Finally the Court said in International Shoe, supra (326 U.S. 310, 66 S. Ct. 154, 158), that a corporation is amenable to service of process in a foreign state if the corporation has "certain minimum contacts with it such that the maintenance of the suit does not offend `traditional notions of fair play and substantial justice.'" Such minimum contacts have been shown in the present case.
Defendant is not only doing business in Louisiana but the alleged cause of action on which this complaint is predicated grows out of and is related to such business or business activities in the alleged publication and circulation on two occasions of Life Magazine in Louisiana of a photograph of plaintiff's "moonball," thus satisfying the requirements of LSA-R.S. 13:3471(1) supra.
Motions of defendant are hereby denied; motions of plaintiff for production, inspection and copying of documents are now moot by virtue of this order and are therefore denied.NOTES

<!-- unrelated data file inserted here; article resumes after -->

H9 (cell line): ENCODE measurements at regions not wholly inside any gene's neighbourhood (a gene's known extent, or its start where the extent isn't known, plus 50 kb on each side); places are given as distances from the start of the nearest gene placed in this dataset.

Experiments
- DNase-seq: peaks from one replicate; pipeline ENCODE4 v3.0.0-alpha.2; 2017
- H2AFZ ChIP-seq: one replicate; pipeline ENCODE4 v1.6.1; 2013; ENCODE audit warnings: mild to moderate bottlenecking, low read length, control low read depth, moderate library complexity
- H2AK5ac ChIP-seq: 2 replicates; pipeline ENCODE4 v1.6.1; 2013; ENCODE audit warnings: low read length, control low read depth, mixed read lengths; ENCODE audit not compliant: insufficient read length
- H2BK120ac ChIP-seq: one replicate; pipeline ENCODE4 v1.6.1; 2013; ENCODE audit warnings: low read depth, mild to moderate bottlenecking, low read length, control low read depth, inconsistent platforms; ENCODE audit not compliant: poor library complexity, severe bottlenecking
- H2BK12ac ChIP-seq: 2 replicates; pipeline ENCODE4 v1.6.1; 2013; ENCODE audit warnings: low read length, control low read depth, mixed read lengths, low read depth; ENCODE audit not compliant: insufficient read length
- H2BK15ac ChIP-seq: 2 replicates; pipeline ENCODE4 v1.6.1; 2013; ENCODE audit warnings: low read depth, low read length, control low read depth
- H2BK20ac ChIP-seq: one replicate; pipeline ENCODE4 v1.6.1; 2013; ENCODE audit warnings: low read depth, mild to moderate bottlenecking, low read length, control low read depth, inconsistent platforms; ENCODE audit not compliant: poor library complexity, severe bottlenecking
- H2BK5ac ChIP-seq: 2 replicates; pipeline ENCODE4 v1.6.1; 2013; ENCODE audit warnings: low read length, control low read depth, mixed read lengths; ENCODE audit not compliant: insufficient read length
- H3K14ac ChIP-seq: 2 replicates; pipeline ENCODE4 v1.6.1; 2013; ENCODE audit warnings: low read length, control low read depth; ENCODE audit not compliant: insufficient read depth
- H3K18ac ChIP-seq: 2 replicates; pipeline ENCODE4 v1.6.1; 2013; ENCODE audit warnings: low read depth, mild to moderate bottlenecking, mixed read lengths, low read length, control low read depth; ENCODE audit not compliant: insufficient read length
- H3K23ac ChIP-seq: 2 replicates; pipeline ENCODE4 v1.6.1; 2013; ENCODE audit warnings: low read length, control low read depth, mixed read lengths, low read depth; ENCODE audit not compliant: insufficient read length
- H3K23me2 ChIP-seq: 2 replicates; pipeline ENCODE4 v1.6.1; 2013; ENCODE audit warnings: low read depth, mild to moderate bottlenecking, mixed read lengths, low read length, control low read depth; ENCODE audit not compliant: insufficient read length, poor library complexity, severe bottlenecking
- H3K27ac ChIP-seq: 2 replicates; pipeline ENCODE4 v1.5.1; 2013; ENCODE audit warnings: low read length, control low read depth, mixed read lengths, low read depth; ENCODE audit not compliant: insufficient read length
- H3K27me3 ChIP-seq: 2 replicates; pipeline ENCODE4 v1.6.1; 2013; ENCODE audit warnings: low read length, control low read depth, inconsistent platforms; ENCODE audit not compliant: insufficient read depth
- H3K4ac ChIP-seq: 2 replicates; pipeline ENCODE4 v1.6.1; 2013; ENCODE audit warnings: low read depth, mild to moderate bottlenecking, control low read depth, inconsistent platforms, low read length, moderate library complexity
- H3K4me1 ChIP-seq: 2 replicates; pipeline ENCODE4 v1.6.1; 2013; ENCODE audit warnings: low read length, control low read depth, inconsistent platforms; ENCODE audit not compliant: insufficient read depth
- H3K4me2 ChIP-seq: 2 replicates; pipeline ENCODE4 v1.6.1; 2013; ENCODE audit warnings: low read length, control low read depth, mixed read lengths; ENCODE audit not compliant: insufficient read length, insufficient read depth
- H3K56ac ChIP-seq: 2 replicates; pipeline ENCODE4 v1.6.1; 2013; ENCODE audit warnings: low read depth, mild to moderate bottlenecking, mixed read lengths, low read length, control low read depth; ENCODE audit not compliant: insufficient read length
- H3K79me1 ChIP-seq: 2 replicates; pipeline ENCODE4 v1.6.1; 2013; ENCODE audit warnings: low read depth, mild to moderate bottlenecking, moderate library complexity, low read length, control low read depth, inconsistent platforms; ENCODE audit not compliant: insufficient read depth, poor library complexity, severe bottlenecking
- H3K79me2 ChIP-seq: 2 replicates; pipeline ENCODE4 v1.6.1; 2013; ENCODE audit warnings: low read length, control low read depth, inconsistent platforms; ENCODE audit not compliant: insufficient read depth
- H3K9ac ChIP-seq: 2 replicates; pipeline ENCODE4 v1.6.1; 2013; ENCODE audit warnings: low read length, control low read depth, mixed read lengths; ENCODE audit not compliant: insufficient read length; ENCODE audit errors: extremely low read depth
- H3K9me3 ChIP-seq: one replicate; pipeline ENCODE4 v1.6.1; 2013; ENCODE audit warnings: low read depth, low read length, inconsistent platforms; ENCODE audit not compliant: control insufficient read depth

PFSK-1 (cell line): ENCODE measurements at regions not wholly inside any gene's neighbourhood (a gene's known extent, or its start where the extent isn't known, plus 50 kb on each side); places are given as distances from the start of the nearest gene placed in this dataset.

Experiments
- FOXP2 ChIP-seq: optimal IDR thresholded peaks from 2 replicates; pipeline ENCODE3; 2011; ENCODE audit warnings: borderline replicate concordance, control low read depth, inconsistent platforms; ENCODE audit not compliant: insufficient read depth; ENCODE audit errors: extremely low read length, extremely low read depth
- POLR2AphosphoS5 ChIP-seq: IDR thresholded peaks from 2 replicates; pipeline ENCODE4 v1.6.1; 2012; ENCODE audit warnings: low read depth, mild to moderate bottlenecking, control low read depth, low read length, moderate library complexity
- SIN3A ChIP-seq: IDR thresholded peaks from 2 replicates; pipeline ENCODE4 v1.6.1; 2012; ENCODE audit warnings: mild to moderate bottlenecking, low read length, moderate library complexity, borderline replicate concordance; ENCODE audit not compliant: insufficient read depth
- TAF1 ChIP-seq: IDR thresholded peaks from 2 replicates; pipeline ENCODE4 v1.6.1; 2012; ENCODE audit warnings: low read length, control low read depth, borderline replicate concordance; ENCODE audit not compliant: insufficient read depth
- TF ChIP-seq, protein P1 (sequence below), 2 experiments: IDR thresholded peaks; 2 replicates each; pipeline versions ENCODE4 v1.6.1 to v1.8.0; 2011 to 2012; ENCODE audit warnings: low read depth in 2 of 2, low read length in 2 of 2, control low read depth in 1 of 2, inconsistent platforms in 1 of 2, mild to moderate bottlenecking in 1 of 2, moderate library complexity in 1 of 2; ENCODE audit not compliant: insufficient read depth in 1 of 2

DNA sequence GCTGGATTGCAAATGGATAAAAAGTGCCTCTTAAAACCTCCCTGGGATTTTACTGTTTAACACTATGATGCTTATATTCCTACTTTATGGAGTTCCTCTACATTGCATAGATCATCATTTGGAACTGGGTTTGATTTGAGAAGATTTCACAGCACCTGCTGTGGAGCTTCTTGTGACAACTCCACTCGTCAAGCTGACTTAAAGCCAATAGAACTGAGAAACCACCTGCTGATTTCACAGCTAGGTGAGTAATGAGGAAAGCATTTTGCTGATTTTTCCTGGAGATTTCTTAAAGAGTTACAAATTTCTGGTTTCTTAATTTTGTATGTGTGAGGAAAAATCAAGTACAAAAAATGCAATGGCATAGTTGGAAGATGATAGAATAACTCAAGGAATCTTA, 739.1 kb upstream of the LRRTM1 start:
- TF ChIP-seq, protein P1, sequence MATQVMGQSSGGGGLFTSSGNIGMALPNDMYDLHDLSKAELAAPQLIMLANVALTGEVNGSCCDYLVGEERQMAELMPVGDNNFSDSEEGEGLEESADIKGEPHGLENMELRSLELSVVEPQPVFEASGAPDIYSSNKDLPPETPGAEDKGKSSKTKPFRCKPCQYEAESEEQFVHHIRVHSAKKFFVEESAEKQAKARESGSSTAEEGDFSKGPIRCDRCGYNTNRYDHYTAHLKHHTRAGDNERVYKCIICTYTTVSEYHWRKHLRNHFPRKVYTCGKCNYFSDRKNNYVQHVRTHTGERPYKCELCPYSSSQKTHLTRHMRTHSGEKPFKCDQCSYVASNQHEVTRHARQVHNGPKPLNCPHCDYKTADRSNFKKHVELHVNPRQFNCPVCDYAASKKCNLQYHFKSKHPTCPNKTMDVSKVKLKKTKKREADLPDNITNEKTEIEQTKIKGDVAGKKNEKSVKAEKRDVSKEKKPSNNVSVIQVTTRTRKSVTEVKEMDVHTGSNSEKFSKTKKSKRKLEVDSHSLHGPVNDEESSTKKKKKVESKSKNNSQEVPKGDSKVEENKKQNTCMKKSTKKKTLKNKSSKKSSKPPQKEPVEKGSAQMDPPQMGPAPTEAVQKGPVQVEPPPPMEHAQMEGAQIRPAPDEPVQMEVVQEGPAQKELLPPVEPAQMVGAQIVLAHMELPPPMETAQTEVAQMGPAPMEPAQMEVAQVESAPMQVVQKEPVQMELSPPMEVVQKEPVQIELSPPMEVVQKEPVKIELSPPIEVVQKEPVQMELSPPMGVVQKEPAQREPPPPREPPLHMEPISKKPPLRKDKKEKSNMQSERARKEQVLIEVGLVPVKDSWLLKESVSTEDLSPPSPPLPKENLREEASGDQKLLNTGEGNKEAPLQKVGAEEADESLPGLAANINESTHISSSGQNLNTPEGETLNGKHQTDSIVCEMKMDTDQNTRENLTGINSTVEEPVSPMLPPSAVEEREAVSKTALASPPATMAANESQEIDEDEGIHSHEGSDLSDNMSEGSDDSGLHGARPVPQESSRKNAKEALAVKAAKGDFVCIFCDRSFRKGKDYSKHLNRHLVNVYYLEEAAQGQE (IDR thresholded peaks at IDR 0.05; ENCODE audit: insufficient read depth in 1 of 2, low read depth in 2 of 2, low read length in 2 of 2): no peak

"Every act whatever of man that causes damage to another obliges him by whose fault it happened to repair it." LSA-C.C. Article 2315.
 "The district courts shall have original jurisdiction of any civil action arising under any Act of Congress relating to patents, copyrights and trade-marks. Such jurisdiction shall be exclusive of the courts of the states in patent and copyright cases." 28 U.S.C. § 1338(a).
 "Civil actions, suits, or proceedings arising under any Act of Congress relating to copyrights may be instituted in the district in which the defendant or his agent resides or may be found." 28 U.S.C. § 1400(a).
 "A corporation may be sued in any judicial district in which it is incorporated or licensed to do business or is doing business, and such judicial district shall be regarded as the residence of such corporation for venue purposes." 28 U.S.C. § 1391(c).